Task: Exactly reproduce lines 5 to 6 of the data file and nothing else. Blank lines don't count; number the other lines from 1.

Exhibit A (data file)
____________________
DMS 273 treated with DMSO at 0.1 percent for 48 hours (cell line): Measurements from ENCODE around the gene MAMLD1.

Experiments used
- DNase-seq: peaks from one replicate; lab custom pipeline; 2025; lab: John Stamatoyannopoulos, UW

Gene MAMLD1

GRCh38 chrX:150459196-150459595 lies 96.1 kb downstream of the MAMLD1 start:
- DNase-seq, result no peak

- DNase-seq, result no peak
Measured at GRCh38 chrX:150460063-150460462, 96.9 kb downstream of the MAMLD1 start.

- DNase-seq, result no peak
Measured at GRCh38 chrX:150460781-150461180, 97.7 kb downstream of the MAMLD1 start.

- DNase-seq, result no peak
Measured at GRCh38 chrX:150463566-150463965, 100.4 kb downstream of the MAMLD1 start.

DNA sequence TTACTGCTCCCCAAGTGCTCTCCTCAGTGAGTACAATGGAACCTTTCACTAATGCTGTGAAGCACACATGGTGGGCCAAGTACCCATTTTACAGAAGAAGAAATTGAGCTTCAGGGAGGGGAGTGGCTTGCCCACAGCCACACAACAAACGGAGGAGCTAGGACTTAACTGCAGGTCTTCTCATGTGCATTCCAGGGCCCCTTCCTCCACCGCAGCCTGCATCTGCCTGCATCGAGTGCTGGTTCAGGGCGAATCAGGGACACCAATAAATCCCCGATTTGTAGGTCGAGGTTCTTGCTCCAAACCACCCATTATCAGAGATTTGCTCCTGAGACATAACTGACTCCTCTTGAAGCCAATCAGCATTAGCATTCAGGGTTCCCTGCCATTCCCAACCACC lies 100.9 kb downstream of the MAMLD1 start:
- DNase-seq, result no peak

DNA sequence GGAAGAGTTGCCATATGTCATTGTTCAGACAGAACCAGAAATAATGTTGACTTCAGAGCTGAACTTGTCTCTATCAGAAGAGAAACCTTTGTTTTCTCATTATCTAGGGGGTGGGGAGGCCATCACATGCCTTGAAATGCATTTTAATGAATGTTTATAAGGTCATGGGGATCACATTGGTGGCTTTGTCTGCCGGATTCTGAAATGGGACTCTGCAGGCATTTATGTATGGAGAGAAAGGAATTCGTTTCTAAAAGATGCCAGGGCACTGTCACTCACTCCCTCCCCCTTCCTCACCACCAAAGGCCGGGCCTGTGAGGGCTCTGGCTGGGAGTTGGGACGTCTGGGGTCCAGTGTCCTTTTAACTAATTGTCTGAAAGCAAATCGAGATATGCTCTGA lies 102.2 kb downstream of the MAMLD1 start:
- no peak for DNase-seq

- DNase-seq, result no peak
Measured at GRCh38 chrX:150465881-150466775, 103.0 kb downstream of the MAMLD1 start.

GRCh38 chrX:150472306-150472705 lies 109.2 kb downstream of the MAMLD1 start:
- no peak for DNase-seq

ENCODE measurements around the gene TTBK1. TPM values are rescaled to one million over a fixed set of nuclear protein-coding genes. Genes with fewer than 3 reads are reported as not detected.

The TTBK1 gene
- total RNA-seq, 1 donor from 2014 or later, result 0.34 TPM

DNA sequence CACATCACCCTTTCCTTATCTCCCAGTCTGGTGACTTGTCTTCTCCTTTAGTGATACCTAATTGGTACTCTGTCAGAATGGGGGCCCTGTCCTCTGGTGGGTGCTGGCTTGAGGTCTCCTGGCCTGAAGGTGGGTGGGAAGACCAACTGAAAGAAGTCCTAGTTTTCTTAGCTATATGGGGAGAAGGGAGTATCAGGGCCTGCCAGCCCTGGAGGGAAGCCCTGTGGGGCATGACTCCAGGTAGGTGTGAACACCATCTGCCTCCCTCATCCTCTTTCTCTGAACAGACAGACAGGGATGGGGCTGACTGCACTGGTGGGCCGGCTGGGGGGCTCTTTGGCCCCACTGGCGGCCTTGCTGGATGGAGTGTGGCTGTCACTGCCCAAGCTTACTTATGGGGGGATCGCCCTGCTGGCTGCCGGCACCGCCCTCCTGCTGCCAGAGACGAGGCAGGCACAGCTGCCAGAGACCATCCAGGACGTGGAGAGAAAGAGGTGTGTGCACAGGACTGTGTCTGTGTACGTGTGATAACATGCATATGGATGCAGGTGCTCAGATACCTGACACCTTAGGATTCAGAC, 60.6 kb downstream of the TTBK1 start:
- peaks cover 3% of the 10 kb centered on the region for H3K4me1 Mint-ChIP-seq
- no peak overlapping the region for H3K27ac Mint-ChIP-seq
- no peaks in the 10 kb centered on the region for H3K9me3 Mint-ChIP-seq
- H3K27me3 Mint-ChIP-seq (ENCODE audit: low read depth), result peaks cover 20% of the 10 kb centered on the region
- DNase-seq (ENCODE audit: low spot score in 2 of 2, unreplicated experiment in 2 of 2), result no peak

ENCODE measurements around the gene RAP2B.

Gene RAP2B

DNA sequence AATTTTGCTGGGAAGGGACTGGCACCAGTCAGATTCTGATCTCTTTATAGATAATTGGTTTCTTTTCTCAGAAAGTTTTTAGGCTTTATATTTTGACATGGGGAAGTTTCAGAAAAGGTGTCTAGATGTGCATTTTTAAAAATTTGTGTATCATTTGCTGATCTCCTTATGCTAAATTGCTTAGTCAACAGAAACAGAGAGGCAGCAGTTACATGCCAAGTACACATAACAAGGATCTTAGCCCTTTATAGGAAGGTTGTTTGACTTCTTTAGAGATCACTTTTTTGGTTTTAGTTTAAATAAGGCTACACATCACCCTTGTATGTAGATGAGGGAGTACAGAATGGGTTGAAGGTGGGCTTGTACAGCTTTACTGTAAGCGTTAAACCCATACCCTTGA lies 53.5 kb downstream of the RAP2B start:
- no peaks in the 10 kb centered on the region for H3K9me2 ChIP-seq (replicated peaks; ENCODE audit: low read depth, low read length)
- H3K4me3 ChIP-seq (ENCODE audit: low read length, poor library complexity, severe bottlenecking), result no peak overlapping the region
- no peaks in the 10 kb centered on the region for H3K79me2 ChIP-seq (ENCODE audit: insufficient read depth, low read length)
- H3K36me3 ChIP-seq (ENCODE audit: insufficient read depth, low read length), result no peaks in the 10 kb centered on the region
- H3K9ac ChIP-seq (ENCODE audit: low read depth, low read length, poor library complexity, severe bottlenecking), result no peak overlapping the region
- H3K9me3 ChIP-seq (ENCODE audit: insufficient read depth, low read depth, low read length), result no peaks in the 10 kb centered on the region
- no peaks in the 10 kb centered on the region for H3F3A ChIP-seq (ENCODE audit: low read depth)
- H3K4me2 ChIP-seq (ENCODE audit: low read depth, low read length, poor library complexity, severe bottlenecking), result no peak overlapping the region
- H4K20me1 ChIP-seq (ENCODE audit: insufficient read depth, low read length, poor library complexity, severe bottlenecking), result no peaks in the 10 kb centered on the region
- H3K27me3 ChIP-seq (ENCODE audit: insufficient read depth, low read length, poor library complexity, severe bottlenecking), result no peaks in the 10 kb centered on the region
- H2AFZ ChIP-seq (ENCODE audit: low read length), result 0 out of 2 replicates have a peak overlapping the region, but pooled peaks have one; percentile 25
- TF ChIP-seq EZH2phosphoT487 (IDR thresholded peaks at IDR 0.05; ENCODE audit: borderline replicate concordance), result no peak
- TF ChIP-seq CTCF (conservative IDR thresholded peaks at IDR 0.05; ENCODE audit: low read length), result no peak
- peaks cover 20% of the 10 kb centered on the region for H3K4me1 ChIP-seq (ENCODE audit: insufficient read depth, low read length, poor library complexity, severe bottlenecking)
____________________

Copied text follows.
GRCh38 chrX:150459196-150459595 lies 96.1 kb downstream of the MAMLD1 start:
- DNase-seq, result no peak